Then became the first NBA player to contract it. Once he gave it to his teammate Donovan Mitchell, the world stood at attention and people started to take the pandemic seriously.
Since that day, the sports world has basically stopped in alignment with the rest of the working world. As more people contract the virus, many people are wondering how Donovan is doing. Mitchell shared a video via the NBA Twitter account on Saturday to update fans on his fight against COVID-19.
— NBA (@NBA) March 14, 2020
Mitchell got more in-depth in a video conference with Robin Roberts on Good Morning America Monday morning while in quarantine.
“I have no symptoms which is unique — when people ask me I would say if you were to tell me I could play in a seven-game series tomorrow, I would be ready to lace up,” Mitchell told Robin Roberts during an exclusive interview on “Good Morning America.” “I’m just blessed to be able to be okay.”
“I think that’s the scariest part about this virus,” Mitchell said. “You may seem fine, be fine and you never know who you may be talking to who they’re going home to.”
The 23-year-old franchise star also said “things are going well” in isolation and he has “no fever, no symptoms as of right now.”
Mitchell said the process of being tested was the most difficult part of the infection.
“It was a swab down my throat. It was about 15 seconds of probably the most discomfort I ever had. I ended up crying,” he explained. “Tears came out of my eyes when they started going up in this area. It was definitely unique, but I’m glad I was able to get it.”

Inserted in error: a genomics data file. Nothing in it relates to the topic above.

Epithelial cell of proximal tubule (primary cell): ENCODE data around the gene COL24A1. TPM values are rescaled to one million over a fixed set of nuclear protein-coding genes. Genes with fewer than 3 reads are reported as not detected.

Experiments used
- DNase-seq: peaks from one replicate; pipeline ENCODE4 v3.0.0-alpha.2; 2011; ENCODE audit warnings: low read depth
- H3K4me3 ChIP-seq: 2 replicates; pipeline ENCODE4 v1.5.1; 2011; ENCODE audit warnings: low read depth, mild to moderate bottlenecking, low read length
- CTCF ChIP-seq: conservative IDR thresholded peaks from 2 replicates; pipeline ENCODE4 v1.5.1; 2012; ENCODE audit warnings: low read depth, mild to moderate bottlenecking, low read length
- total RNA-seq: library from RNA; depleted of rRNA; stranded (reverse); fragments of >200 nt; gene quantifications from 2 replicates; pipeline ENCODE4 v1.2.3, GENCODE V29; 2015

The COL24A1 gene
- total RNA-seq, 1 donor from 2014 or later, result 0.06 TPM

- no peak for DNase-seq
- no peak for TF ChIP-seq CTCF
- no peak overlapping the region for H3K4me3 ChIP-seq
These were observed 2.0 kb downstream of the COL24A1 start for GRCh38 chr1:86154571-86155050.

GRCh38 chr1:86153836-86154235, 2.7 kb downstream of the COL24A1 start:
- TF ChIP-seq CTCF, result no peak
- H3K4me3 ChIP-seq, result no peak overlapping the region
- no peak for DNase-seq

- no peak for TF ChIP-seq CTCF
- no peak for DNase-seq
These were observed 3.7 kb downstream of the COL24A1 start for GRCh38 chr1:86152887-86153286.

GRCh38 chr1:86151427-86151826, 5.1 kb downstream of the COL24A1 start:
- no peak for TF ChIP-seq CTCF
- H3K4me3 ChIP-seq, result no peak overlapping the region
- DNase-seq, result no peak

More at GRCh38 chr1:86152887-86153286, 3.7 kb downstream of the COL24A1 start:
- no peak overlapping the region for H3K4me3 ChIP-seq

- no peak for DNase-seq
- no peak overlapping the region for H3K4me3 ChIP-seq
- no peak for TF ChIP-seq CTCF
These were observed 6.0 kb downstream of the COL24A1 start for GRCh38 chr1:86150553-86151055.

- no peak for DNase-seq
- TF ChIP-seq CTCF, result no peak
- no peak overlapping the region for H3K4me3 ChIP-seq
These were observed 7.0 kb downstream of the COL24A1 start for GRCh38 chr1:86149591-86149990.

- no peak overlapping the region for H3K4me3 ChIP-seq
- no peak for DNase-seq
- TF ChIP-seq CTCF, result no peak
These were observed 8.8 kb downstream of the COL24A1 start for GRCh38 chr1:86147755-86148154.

After Mitchell, Detroit Pistons center Christian Wood, who faced Gobert in Utah’s March 7 road win, was the next NBA player to test positive for COVID-19. There’s three in total.
Mitchell is isolated, but he’s still trying to help ease some of the chaos that families have been thrust into with schools closing.
“I’m working on a partnership with the Salt Lake Granite School District, that’s about 88 to 90 schools, about 66,000 kids, just being able to provide them meals,” Mitchell said.
“That particular school district in Salt Lake City is home to some of the most vulnerable children” in the area, which is why Mitchell said he wants to give back.
“For parents who may not have the money — being able to not send their kids off to school to get food, I think is a scary feeling for them and I want to be able to make sure that they’re set and they understand that guys like myself and whoever may have their back,” he said.
It’s good that Mitchell is on the mend and he can help soften some of the fears of people who consider the coronavirus a death wish for life as they once knew it.